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Vestigial Structures by Design

Vestigial structures in biology are commonly cited as evidence for evolution, and it may well be that they did evolve. But if it is evidence of evolution, it is evolution in the wrong direction — it’s not the sort of function enhancing/innovating evolution that is supposed to give evolutionary theory its bite. Vestigial structures, after all, are structures that have lost their function. If all of evolution proceeded in this fashion, we’d quickly descend to a world of nonfunctionality.

But vestigiality need not evolve by purely material means — it can also be designed. I was delighted to be informed (after my recent debate with Michael Shermer at Bridgewater College) of a nifty example of vestigial structures that arise not through “devolution” but rather through design, to wit, vestigial running boards on older automobiles. Look at the following Ford models:

1947 Ford (vestigial running board)

1941 Ford (vestigial running board)

1940 Ford (functional though abbreviated running board)

1928 – 1930 Ford A’s (the real deal — a big running board with room to stand on and even tie things down to it)

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26 Responses to Vestigial Structures by Design

  1. Ridiculous arguments saying

    1) We don’t need it therefore its not designed. Do I need to go into details about how unneeded things can be designed (and prb so)?

    2) It has no function. No, it has function. Tailbone, appendix, etc. all these things have functions. It’s God’s choice to tweeks things :)

    3) How is evolution so smart in making gecko’s feet webbing so intricate, our millions of possible antibody choices from B-cells, but oops leaves an appendix that “always gets infected?”

    From a design perspective things like the cervical squamous-columnar jx, antibody variation, very intricate and delicate balancing act of the clotting system, embryology make way more sense as purposeful design rather than traits that are selected for and inc. the chance of survival.

    It troubles me how ppl can think so small details that wouldn’t make that big of deal, in terms of survival, would be “naturally selected” to such exquisite and I mean exquisite perfection.

  2. Human beings have little right to brand any of nature’s designs as lousy when we have come nowhere close to nature’s cunning (as in its biochemical nanotech).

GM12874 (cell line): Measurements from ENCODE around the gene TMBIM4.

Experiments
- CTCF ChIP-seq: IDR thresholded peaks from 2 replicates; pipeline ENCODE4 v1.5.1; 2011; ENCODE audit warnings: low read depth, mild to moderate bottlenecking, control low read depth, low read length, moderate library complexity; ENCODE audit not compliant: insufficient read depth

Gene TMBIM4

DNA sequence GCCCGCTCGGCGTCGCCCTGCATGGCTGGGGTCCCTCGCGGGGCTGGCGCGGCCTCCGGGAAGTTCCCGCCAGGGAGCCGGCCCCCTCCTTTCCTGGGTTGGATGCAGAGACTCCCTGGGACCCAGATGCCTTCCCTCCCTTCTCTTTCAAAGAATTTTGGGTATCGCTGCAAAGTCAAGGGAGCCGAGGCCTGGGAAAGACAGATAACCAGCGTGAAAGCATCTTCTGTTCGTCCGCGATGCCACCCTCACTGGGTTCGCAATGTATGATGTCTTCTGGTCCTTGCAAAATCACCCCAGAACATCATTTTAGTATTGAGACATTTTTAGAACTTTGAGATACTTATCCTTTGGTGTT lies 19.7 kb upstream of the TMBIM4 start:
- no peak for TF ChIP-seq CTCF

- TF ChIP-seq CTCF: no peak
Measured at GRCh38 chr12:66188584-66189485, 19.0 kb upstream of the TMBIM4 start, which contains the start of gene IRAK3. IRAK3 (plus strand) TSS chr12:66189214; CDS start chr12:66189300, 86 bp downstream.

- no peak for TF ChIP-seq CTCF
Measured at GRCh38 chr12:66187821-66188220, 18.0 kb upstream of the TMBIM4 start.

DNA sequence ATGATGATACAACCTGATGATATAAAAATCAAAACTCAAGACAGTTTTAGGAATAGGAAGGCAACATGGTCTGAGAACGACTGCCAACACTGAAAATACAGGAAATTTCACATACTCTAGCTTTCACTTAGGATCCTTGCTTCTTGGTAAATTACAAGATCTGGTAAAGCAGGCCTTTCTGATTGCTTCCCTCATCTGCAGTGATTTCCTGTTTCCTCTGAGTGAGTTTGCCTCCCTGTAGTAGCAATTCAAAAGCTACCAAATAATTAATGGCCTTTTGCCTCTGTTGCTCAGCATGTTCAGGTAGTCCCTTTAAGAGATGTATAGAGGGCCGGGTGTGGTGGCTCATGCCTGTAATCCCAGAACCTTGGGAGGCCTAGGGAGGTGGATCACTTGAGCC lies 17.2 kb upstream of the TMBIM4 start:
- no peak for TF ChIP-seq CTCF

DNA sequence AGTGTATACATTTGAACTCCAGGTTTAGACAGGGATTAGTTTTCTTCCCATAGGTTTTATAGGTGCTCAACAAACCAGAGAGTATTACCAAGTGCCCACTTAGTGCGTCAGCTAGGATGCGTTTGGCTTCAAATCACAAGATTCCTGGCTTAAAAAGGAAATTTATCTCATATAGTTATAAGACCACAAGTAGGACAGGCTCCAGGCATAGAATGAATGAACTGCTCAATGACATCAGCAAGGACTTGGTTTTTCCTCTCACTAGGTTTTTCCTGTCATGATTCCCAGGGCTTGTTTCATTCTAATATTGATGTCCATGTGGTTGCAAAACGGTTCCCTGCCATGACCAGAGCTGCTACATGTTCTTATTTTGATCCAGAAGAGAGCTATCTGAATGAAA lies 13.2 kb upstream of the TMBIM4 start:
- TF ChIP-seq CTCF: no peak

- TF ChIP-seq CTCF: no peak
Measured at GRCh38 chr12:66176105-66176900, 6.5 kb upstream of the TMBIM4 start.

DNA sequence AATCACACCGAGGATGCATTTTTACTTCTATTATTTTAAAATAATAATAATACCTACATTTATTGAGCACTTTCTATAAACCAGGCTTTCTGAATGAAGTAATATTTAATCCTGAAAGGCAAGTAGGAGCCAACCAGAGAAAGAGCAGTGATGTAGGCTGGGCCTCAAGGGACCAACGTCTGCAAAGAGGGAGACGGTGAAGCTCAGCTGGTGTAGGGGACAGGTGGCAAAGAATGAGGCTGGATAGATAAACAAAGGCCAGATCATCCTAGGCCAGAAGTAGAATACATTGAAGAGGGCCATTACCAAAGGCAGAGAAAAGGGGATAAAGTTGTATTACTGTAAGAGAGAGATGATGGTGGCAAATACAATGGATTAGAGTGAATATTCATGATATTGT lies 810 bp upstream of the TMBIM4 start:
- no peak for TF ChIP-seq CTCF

3. Vestigial structures in biology are commonly cited as evidence for evolution, and it may well be that they did evolve. But if it is evidence of evolution, it is evolution in the wrong direction — it’s not the sort of function enhancing/innovating evolution that is supposed to give evolutionary theory its bite. Vestigial structures, after all, are structures that have lost their function. If all of evolution proceeded in this fashion, we’d quickly descend to a world of nonfunctionality.

    If the vestigial structure is the result of the organism adapting to a changing environment, in what way is it evolution in the “wrong direction”?

    If a species of fish, for example, finds itself inhabiting bodies of water in caves, you might find that, over time, they lose the use of their eyes and develop long tactile organs instead. Their eyes, being useless in the pitch blackness underground, decline into vestigiality but are replaced by ‘feelers’ which are much more effective at gathering information about a completely dark environment. In other words, although a particular organ might become vestigial, given the environmental context in which the whole organism finds itself, it would still be evolution in the right direction – right direction being better adaptation to the environment.

  4. The same way heated leather seats in a BMW do not help the car get there faster or more efficiently, many structures do not confer a selective advantage, they just makes it the trip more enjoyable. This is evidence of robust luxurious design, not vestigal structures as seen by strict Darwinian utilitarianism.

    Along those same lines, I do not believe all of the markings, colors, and patterns on animals confer a selective advantage every time. I think they are often there because of the Designer’s sense of style.

  5. Have we ever found a truly useless ‘thing’ in nature? After all, you can argue vestigial structures have been instrumental in helping man understand our physical history.

    On the flipside, can anyone – anyone at all – even propose a perfect human body? Or conceive of one? I honestly don’t think it’s possible. I do think a body can eternally be improved upon, thankfully.